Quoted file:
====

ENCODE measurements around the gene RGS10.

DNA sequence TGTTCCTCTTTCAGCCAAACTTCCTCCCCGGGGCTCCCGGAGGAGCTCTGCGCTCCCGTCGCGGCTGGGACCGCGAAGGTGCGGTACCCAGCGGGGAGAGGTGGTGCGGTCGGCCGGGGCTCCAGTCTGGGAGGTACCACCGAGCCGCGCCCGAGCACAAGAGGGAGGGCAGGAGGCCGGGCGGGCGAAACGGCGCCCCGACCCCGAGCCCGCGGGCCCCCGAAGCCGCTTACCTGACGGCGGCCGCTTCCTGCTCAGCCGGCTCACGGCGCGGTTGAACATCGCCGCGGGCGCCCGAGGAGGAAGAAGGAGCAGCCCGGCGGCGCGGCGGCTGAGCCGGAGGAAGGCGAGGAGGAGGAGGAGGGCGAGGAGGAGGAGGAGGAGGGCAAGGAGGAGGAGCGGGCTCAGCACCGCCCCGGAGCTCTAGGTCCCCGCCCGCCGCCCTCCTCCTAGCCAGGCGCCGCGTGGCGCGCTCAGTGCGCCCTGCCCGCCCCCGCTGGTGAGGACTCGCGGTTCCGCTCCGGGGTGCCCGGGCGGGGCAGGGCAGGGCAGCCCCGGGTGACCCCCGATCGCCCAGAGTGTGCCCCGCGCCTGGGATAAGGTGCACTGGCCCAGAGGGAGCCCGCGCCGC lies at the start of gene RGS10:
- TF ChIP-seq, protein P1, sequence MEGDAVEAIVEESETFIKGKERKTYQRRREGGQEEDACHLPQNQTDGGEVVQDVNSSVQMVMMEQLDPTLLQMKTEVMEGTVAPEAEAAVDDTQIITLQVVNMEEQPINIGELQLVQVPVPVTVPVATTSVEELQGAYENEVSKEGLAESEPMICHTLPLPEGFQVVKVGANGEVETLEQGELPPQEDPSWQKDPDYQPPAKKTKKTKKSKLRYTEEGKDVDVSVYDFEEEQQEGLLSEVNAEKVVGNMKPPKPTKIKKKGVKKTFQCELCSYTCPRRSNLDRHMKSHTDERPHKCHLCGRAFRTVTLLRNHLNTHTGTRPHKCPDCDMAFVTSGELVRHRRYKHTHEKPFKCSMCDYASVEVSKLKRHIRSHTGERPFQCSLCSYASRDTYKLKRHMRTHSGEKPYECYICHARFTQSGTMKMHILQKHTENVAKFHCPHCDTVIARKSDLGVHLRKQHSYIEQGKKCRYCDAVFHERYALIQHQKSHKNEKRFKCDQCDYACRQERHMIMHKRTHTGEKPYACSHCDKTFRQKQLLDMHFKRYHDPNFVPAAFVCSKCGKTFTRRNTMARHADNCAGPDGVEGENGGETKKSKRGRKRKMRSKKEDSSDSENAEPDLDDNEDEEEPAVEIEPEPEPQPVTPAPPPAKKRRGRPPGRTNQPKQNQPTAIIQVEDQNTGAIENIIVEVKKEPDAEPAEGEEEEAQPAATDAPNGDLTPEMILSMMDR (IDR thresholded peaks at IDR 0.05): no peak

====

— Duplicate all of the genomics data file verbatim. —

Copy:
ENCODE measurements around the gene RGS10.

DNA sequence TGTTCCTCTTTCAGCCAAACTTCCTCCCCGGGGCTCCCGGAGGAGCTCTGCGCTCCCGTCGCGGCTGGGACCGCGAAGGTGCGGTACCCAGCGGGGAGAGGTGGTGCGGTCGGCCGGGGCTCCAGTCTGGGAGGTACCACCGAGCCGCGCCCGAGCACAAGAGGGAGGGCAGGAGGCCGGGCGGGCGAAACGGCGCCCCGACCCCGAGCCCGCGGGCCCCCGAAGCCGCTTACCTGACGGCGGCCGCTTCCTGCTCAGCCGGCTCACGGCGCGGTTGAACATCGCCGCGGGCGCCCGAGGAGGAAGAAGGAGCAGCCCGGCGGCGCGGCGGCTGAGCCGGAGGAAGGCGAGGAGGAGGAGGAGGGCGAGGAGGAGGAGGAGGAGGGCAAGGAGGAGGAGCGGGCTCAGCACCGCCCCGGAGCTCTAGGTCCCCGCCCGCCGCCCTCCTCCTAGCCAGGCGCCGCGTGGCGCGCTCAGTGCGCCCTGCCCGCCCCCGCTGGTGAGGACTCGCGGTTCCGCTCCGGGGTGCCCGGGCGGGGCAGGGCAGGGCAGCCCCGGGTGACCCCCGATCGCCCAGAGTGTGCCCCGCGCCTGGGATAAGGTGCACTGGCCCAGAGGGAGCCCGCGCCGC lies at the start of gene RGS10:
- TF ChIP-seq, protein P1, sequence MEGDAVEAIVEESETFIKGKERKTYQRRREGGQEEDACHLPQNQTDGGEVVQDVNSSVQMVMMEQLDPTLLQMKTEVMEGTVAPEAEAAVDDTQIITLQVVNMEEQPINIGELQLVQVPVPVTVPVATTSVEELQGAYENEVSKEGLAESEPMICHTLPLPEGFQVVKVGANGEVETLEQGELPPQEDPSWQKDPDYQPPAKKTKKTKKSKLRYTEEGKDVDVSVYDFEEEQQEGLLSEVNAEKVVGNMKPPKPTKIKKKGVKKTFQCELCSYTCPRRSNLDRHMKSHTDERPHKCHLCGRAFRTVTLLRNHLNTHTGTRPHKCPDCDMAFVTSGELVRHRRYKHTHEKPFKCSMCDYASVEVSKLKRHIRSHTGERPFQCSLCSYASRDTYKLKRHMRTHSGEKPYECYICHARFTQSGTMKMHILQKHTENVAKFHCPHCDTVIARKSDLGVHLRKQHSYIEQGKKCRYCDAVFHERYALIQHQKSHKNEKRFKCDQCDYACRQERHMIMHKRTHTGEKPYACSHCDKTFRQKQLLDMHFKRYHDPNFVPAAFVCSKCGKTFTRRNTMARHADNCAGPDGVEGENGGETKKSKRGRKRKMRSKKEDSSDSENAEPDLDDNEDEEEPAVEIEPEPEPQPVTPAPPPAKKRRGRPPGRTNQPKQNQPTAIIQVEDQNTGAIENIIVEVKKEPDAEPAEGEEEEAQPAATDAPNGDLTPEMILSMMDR (IDR thresholded peaks at IDR 0.05): no peak